Sunday, October 18, 2015

Mount William and George Rocks

Mount William National Park, on the northeast tip of Tasmania, spans 30 kilometres of coastline and, as it abuts Bay of Fires Conservation Area to the south, preserves a big chunk of this corner of Tasmania. Inland there is coastal heath, banksia forest and large grassy meadows popular with kangaroos and pademelons. 

Looking out to Bass Strait from Mount William

There is a good but short walk up Mount William from Stumpys #4 campground. The track meanders through burnt banksia forest before joining an old road and crosses a few small streams. After about 45 minutes, you reach the parking area for the closer and higher track head, and then climb a short bit of well marked track through granite boulders to the trig station and large granite boulders at the summit. There are good views south to Eddystone Point, north to the islands in Bass Strait and west to the high country around Mount Cameron. The walk is signed as taking five hours, but, can be done easily in two to three.

 Doug on the beach at George Rocks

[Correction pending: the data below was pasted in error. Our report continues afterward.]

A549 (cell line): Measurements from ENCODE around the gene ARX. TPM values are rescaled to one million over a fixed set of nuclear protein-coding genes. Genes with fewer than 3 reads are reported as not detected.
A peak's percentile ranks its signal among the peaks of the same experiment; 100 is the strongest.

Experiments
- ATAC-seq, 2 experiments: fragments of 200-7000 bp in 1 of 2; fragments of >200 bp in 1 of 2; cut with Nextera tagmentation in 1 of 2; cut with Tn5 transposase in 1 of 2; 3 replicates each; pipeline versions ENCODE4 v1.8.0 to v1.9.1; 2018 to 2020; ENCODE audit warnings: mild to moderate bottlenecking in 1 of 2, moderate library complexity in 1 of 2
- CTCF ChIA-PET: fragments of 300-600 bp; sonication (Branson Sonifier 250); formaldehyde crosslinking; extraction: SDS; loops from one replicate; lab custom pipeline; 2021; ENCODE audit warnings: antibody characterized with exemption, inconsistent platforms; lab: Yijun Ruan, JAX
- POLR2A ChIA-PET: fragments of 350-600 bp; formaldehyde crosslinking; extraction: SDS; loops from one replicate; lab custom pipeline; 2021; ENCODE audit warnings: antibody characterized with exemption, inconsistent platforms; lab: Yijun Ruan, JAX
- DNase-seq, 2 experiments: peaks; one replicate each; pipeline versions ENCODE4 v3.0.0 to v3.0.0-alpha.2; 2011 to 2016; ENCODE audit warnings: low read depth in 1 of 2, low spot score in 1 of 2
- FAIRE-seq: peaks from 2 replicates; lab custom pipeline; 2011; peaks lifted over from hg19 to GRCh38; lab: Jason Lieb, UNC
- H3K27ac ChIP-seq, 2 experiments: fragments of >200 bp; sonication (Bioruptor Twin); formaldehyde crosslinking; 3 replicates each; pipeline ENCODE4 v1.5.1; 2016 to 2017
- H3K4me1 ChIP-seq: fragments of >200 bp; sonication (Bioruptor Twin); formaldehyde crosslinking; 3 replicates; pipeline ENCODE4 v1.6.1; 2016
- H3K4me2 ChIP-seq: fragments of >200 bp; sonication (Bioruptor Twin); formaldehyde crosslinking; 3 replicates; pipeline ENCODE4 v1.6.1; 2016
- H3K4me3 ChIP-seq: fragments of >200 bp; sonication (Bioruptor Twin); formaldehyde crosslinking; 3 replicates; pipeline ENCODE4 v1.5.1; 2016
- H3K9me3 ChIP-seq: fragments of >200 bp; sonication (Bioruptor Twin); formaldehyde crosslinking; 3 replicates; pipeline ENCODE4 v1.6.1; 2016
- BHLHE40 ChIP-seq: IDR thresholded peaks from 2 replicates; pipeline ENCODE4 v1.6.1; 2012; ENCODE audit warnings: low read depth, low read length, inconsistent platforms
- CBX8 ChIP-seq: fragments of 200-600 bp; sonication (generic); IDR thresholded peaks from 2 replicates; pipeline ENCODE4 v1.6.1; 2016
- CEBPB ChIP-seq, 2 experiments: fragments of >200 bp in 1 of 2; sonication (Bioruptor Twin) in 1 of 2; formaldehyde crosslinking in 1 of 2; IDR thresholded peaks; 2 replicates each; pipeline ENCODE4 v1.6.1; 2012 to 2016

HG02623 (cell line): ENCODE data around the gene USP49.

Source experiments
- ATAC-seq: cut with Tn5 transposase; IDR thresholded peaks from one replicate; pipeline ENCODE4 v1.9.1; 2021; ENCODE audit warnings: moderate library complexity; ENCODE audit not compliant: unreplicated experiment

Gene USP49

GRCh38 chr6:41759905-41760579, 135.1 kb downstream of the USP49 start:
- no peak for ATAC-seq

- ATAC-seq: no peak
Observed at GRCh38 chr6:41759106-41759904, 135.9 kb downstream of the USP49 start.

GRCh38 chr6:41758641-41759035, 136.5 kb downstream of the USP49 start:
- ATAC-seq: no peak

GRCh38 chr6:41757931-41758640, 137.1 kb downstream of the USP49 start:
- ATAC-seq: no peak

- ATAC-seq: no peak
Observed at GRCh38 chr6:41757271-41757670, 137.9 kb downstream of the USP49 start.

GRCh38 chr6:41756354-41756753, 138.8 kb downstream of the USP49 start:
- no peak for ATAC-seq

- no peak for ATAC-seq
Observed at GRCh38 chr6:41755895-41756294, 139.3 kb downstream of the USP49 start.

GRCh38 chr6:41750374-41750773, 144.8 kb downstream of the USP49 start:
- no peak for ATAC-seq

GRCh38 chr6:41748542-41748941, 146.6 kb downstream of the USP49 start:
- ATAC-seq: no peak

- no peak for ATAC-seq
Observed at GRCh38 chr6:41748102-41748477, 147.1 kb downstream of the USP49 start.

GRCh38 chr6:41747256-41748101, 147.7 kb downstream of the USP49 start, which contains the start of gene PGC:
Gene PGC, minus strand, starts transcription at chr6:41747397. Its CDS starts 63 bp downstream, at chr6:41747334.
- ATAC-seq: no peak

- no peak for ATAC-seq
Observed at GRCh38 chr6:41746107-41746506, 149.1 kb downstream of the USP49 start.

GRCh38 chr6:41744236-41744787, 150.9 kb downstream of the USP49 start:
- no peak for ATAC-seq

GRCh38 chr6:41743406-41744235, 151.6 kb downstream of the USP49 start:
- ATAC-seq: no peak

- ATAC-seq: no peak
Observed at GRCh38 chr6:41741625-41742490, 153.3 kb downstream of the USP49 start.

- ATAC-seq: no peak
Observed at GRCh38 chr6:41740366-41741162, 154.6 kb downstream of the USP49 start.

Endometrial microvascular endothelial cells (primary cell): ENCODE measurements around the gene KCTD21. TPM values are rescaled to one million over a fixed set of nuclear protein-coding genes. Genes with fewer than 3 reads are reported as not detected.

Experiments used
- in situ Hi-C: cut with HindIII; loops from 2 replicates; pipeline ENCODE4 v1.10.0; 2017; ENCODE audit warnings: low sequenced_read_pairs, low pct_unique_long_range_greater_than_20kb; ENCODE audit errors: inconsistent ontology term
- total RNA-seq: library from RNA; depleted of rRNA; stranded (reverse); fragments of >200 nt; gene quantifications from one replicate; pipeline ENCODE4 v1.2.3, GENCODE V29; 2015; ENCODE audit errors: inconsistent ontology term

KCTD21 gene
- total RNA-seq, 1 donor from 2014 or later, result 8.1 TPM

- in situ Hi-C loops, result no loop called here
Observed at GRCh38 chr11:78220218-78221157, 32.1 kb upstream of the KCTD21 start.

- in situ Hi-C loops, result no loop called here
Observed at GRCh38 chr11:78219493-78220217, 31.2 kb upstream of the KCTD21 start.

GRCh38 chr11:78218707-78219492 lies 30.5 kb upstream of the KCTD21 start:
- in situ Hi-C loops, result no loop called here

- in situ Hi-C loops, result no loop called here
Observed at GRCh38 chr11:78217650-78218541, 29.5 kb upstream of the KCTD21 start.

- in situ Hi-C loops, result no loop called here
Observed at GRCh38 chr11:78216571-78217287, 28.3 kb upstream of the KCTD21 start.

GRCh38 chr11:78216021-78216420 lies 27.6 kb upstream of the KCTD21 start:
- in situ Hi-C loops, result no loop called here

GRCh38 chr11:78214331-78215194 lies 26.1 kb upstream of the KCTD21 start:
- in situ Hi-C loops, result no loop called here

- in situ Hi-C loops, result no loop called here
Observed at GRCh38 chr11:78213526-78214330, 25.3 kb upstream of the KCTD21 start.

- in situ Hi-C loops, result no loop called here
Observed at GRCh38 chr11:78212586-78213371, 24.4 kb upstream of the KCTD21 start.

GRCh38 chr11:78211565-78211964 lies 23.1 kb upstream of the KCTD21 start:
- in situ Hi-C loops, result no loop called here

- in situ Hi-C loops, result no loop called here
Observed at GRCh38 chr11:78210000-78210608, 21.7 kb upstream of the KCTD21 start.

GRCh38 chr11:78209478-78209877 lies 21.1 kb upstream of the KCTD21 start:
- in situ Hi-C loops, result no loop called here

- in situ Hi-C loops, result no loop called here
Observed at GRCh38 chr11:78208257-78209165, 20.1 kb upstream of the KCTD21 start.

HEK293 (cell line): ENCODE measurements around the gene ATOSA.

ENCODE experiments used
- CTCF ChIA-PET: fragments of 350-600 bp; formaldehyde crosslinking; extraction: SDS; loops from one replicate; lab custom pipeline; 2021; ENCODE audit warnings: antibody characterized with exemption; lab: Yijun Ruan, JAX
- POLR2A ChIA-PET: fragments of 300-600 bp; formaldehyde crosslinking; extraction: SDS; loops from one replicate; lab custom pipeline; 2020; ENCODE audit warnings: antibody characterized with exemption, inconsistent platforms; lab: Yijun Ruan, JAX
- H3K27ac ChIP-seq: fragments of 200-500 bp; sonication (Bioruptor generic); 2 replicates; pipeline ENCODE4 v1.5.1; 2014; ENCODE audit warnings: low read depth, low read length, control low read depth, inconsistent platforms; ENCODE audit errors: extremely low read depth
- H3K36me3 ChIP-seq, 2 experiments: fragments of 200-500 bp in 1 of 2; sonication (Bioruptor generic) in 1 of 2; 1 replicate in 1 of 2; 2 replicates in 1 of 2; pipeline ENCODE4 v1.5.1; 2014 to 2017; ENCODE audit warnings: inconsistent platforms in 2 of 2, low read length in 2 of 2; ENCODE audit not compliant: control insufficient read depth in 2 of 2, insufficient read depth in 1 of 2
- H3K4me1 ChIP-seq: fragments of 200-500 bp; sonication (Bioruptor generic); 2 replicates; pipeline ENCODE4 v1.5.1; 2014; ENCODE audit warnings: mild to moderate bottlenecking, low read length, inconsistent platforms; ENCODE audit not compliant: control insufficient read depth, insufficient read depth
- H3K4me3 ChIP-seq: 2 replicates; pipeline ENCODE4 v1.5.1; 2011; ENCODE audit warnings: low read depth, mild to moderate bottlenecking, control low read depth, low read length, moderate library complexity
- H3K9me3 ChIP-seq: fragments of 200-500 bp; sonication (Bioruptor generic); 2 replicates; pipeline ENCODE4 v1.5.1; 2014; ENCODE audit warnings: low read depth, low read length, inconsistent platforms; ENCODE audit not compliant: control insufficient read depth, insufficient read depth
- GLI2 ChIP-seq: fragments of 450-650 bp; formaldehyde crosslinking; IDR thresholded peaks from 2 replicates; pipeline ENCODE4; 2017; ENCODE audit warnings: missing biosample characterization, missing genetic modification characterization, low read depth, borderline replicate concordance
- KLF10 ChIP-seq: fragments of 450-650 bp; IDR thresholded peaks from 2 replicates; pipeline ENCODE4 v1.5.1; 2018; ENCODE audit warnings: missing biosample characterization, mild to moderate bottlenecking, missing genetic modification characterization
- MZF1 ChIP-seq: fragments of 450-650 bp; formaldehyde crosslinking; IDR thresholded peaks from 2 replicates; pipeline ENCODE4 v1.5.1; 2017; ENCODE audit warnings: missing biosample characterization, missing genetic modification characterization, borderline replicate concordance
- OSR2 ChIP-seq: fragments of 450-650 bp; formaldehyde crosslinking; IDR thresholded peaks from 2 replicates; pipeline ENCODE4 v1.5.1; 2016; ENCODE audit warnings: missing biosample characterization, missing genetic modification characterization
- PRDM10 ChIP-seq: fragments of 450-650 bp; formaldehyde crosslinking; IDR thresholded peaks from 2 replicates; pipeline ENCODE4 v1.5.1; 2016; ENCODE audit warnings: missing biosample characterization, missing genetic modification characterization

South of Cod Bay, and about three kilometres off the coast is a cluster of rocky islets, boulders and two larger islands known as George Rocks. In all, there is probably 50 or more rocks, islands and islets, and, from what we could tell, very few people visit. We launched the kayaks from the beach just north of Boulder Point and paddled south along the coast passing many large granite boulders and the most fantastic giant kelp forests. The water is an indescribably beautiful green colour and clear as glass. 

 Doug paddling through George Rocks

About a kilometre past Cobler Rocks we paddled directly out to George Rocks. This makes the crossing to where you can land a kayak about six kilometres long instead of three kilometres if you go out from the shortest point. We had very calm conditions, with virtually no swell or wind, so paddling out from Cobler Rocks was easy and took about one hour. These little islands are just beautiful. On the west side there is a couple of sandy beaches where you can easily land a kayak. The sand is literally covered with bird tracks, barely a square centimetre of sand is unmarked by bird tracks and the grassy land behind the beach is full of birds nests. Everywhere there are granite boulders, big boulders, small boulders, odd shaped boulders, and boulder domes. Many sit in turquoise clear water with the wonderful kelp forests. 

 The obligatory kayaks on a deserted beach photo

Before returning to the mainland, we paddled all around the various boulders, islets and islands passing through narrow passages and gazing down at waving kelp forests. Back at the north end of Cod Bay we landed for lunch just as a pod of dolphins swam by. Beautiful paddling, great walking through the heath and on the beach and sheltered camping, what more do you need to know to go?

No comments:

Post a Comment